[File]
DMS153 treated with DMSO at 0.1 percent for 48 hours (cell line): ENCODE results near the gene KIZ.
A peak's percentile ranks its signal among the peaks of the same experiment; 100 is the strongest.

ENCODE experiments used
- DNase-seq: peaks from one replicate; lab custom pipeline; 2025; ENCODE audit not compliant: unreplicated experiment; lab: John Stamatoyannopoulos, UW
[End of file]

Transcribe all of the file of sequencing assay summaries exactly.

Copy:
DMS153 treated with DMSO at 0.1 percent for 48 hours (cell line): ENCODE results near the gene KIZ.
A peak's percentile ranks its signal among the peaks of the same experiment; 100 is the strongest.

ENCODE experiments used
- DNase-seq: peaks from one replicate; lab custom pipeline; 2025; ENCODE audit not compliant: unreplicated experiment; lab: John Stamatoyannopoulos, UW